According to a new study, 144 endocrine-disrupting chemicals can be found in ordinary plastic products. The study details plastic endocrine disrupting chemicals (EDCs) and the threats that these chemicals pose to human health during the plastic life cycle.
Most plastic additives are considered to interfere with the functioning of hormones and are endocrine disrupting substances, by definition. Many EDC exposures are the agent of tumors, diabetes, kidney, liver, and thyroid symptoms, metabolic disorders, neurological effects, inflammation. At the 4th International Chemicals Management Conference, more than 100 countries agreed to call for policy action on EDCs. AMA, largest U.S. medical professional group, called for increased regulatory oversight in 2009 and 2011. American Public Health Laboratories and American Chemical Society proposed increased education and research. International Conference on Children's Health and Environment released a 2013 Jerusalem Declaration on its "commitment to protect the health of children from environmental hazards."
EDCs include Bisphenol A (BPA), which is used in polycarbonate plastics. EDCs are linked to cancer, early puberty in young girls, obesity and diabetes, male and female reproductive disorders, and neurodevelopmental disorders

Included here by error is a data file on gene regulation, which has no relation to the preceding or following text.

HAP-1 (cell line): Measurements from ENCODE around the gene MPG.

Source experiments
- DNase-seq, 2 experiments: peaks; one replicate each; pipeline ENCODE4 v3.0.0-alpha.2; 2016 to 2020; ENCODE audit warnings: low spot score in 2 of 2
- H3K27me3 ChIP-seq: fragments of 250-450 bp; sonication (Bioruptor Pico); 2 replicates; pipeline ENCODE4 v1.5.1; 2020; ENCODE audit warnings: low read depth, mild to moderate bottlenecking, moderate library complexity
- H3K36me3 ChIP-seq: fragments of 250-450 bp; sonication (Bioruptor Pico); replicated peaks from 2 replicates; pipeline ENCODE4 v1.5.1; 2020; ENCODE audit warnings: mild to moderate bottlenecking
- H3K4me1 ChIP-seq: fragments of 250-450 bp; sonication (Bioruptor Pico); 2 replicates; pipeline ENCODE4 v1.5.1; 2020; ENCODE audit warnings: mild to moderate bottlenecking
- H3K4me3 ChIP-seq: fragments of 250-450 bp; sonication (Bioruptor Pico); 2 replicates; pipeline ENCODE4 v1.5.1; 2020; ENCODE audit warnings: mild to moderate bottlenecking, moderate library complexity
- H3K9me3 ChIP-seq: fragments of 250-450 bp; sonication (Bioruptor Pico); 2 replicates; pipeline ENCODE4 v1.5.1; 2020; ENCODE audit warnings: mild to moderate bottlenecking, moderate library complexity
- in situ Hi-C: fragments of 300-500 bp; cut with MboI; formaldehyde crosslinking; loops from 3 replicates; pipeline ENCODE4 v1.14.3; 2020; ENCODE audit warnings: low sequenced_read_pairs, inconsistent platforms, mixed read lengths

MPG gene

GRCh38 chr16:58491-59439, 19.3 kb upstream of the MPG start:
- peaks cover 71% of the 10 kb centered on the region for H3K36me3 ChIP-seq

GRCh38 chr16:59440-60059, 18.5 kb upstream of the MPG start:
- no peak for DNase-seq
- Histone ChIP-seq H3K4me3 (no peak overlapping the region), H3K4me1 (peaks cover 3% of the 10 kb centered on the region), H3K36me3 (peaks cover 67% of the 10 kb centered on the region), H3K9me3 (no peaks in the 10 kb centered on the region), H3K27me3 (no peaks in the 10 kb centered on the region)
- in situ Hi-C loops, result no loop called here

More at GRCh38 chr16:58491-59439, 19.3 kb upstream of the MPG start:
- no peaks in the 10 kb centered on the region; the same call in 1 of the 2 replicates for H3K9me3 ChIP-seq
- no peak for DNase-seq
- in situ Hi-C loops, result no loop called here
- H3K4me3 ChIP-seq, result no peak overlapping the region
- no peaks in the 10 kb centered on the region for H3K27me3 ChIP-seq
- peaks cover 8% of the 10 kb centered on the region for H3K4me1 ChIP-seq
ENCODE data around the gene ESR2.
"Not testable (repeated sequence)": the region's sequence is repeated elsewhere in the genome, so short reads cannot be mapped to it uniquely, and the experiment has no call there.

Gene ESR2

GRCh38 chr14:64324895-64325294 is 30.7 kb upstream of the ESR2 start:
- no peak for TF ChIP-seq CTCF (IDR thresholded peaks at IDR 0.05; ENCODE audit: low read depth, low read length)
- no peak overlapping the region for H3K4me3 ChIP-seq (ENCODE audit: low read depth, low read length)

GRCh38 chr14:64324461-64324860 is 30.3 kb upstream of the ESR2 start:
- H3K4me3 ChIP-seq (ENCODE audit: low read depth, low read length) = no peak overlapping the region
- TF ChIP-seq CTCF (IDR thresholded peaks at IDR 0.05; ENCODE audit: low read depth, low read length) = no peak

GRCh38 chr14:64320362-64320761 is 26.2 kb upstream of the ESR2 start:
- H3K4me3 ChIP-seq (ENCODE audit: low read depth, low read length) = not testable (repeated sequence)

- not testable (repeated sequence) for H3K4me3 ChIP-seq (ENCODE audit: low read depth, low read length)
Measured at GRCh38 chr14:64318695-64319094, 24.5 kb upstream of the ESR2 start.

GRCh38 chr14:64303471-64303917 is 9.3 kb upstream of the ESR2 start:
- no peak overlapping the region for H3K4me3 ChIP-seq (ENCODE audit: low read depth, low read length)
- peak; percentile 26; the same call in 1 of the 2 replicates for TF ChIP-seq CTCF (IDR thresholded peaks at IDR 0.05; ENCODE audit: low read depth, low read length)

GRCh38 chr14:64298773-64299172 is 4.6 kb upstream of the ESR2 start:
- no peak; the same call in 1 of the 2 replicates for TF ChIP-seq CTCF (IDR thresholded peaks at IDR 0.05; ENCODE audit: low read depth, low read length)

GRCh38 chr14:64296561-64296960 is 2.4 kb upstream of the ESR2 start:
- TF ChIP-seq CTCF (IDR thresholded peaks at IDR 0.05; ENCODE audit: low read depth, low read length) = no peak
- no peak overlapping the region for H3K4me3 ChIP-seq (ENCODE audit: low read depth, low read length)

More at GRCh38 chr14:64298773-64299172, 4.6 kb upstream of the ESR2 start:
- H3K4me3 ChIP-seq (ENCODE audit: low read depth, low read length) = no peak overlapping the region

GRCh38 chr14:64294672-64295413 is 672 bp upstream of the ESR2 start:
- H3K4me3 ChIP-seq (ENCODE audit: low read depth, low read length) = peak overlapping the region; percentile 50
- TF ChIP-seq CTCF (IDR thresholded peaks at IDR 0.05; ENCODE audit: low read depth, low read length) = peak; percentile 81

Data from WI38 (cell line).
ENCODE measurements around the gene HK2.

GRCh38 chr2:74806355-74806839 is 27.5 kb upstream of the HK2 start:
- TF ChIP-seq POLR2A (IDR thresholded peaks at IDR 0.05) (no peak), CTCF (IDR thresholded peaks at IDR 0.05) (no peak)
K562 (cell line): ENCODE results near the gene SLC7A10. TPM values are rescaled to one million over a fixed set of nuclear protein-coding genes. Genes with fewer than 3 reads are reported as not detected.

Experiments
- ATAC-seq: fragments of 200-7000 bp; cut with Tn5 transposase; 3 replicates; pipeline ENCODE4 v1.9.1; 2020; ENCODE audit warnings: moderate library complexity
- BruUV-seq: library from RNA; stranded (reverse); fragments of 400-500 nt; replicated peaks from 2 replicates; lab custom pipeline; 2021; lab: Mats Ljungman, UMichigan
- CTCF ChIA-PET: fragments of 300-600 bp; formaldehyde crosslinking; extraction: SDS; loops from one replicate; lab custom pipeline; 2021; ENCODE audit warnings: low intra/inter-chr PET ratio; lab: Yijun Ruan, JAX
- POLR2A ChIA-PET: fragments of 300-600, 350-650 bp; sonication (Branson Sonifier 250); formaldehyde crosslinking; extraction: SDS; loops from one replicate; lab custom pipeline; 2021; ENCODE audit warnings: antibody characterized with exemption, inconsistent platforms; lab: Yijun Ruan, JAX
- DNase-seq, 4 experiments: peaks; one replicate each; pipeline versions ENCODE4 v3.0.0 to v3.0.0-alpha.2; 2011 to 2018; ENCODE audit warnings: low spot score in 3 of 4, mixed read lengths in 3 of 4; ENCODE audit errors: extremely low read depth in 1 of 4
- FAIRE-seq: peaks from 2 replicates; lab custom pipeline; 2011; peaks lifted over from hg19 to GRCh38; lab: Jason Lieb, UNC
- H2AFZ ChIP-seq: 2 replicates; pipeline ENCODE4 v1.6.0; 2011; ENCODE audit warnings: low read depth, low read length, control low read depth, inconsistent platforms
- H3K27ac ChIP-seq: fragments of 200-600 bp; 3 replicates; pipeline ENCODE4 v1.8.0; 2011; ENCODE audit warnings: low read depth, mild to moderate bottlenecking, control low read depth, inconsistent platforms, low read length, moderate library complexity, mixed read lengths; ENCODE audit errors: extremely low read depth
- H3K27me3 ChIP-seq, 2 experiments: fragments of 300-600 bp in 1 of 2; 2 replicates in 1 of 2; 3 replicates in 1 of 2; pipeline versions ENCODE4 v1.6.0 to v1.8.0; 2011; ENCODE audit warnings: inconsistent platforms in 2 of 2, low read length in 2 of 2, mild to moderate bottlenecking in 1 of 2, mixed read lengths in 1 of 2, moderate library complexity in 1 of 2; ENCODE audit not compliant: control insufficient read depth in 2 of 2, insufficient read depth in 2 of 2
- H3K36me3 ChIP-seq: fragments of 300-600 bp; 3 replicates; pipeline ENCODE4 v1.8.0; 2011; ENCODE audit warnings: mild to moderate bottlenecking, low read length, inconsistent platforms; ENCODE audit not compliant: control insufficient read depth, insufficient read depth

Estimates of the health and other economic costs of EDC exposure are also coming to light. A number of international health organizations have taken up the call for improved EDC policies. The Policy Department for Citizen's rights and Constitutional Affairs within the European Parliament commissioned its own study of EDcs.
The endocrine system consists of a series of glands that are distributed throughout the body. Each gland produces one or more hormones that are released into the bloodstream. When they reach a target organ, they bind to specific receptors, triggering a response. Hormones are critical to reproductive function and are essential to normal development of the body and brain. The glands must be able to adjust hormone release in response to the changing environment to enable a healthy life.
Chart: Production of selected chemicals and plastics in the United States in 2019, by type
The Endocrine Society described EDCs as an exogenous [non-natural] chemical, or mixture of chemicals, that interferes with any aspect of hormone action Today, a vast number of chemicals generated are in use. The report concentrated on plastic EDCs, "particularly bisphenols, phthalates, alkylphenol ethoxylates, nonylphenols, brominated flame retardants, perfluorinated substances, benzotriazole UV stabilizers, and toxic metals".
Chemicals enter the body primarily through the oral route, skin contact, and inhalation. Chemicals in a pregnant or lactating woman's body may also be transferred through placental transfer or via breast milk to a fetus or infant. EDCs in plastics are better studied for mimicking or interfering with estrogen- and androgen-regulated processes such as reproduction.